Modeling as a tool of modern data science – from heterogeneous data to reliable model predictions in biology and medicine


The amount, size and complexity of data has enormously increased in the last decade, opening up new possibilities, especially in the life sciences and in biological and medical contexts. At the same time, modern data science approaches are rapidly developing as computational capabilities increase and have long since found their way into scientific routines and workflows. 

On the other hand, computer models provide a framework for the integration of multi-modal data and enable the inclusion of expert knowledge about the respective system. With a good model, hypotheses can be made and predictions can be made that go beyond the possibilities of machine learning and AI tools, which are often based on data alone. 

In my talk, I will show exemplary results of modeling approaches using different case studies. First, I will present a model for synthetic epigenetic memory circuits based on a methylation-dependent positive feedback loop in Escherichia coli that is able to generate hypotheses about the behavior of individual cells from bulk data. This is work in collaboration with Prof. Albert Jeltsch (University of Stuttgart). Second, I discuss a statistical Bayesian workflow as a tool for processing sparse and highly variable time series data related to liver resection in animals and human patients. This project is part of the research unit FOR 5151 – Quantifying Liver Perfusion-Function Relationship in Complex Resection.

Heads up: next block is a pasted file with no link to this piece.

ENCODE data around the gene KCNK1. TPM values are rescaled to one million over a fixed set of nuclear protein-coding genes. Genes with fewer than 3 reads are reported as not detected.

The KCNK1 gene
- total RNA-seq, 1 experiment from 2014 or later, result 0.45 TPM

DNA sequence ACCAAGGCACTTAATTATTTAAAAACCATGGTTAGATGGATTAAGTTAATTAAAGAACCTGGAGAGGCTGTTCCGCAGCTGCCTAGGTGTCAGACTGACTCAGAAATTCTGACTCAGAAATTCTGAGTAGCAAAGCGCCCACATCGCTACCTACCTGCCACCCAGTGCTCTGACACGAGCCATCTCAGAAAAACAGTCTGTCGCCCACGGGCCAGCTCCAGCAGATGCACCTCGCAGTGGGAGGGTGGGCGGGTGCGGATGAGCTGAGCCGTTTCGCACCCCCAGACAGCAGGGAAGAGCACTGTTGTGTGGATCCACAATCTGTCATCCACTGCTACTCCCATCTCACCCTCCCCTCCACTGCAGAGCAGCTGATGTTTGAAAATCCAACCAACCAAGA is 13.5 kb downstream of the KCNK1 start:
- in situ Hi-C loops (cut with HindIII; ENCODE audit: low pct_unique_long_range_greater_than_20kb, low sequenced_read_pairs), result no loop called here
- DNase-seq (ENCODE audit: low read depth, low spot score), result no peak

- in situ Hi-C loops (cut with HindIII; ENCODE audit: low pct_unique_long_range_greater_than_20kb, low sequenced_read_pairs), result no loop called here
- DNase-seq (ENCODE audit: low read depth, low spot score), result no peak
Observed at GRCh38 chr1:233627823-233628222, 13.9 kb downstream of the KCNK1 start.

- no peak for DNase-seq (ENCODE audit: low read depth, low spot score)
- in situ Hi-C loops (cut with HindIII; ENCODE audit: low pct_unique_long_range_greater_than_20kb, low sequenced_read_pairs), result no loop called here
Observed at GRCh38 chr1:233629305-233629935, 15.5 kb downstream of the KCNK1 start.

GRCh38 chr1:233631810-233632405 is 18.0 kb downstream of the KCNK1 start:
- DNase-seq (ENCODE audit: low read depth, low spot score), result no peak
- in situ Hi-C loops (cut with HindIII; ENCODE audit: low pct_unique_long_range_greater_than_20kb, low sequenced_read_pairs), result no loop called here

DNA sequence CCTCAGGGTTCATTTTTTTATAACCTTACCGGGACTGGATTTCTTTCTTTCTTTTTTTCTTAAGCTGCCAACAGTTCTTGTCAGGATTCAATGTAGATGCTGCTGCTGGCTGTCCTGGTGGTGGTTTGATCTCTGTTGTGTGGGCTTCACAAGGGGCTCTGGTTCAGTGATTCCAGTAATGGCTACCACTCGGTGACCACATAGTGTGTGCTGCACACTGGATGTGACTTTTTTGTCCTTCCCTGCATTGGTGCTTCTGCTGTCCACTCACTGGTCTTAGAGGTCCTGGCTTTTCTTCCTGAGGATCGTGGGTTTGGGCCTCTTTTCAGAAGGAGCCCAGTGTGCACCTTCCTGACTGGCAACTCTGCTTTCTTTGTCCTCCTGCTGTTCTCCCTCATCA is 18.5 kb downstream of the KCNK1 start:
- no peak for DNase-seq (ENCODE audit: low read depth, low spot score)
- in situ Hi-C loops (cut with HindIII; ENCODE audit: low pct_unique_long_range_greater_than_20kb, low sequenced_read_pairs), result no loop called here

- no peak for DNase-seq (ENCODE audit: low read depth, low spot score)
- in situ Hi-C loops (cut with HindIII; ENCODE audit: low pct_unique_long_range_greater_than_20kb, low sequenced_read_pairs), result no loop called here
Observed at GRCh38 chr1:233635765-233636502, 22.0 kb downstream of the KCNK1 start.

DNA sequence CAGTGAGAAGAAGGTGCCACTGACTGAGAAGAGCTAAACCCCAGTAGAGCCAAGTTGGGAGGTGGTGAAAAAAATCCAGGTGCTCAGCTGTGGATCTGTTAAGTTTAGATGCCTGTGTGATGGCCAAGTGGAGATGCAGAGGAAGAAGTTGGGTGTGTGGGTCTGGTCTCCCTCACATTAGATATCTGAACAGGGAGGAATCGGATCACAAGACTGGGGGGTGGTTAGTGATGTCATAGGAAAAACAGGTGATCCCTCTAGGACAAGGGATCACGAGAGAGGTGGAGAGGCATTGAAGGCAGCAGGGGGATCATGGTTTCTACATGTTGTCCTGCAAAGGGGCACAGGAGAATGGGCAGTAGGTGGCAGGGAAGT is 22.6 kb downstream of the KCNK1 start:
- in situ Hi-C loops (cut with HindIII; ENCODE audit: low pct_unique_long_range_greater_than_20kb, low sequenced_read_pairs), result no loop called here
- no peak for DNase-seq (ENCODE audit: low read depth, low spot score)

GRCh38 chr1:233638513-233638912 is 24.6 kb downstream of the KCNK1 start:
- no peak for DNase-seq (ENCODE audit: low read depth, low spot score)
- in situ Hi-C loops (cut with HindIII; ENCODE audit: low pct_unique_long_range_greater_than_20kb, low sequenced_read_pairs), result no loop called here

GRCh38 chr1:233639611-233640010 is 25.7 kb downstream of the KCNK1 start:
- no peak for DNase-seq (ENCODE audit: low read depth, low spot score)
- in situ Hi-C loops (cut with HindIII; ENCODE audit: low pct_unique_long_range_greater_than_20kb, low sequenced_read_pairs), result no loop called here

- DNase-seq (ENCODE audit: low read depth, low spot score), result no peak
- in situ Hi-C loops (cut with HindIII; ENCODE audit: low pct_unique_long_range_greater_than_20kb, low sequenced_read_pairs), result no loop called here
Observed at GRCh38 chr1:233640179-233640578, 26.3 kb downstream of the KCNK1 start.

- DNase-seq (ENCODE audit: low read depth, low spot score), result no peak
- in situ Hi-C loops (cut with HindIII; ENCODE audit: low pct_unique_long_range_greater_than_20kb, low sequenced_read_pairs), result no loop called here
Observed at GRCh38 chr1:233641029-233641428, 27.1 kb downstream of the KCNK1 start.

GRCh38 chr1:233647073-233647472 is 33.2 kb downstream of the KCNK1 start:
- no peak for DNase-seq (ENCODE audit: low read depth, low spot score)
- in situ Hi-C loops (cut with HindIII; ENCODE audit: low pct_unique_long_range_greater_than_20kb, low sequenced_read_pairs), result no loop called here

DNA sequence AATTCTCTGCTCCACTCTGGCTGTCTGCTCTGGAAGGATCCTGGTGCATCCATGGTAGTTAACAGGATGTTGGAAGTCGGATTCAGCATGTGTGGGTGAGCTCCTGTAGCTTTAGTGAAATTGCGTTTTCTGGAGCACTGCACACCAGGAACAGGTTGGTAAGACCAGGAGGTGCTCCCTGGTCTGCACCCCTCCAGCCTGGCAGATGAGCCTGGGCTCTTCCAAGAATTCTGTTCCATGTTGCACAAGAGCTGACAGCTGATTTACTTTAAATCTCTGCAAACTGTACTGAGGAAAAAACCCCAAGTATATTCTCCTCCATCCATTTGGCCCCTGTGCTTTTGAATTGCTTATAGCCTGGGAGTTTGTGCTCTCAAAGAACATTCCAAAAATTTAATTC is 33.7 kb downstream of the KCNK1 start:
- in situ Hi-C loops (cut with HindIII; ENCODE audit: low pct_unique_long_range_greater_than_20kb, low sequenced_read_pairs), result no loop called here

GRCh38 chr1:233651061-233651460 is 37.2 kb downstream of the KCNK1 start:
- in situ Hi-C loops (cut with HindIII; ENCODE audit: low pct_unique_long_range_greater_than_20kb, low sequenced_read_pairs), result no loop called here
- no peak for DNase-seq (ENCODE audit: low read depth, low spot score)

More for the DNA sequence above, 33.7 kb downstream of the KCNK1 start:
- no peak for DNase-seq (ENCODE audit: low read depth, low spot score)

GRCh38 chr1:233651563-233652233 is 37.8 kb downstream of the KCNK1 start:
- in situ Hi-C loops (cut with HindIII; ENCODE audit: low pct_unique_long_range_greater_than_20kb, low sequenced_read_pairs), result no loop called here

Nicole Radde is Professor of Mathematical Modeling and Simulation of Cellular Systems at the Institute of Stochastics and Applications, University of Stuttgart. She completed her doctorate in 2007 at the University of Cologne on the topic of “Non-Linear Dynamic Phenomena in Biochemical Networks”, after which she worked as a postdoctoral researcher at the Institute of Medical Informatics, Statistics and Epidemiology in Korbinian Strimmer’s group ‘Computational Statistics’. In 2008, she joined the University of Stuttgart as a junior professor for ‘Systems Theory in Systems Biology’ in the Cluster of Excellence Simulation Technology, and holds a permanent professorship since 2015. Since 2019, she has been a member of the Board of Directors of the Cluster of Excellence EXC 2075 ‘Data-integrated Simulation Science’ and co-spokesperson of the Stuttgart Research Center Systems Biology (SRCSB). From 2017 to 2021, she was Central Equal Opportunities Officer at the University of Stuttgart. 

Nicole Radde uses simulation models to investigate complex dynamic processes and regulation mechanisms in and across cells. Her research group focuses on stochastic models to map biological variability and on statistical methods to adapt models to experimental data. Application examples cover a broad range from the fields of cell biology, biomedicine and synthetic biology.


Datum: Dienstag, 10. September 2024
Uhrzeit: 11.00 – 12.30 Uhr
Ort: Großer Saal im Hauptgebäude, Deutsches Hygiene-Museum Dresden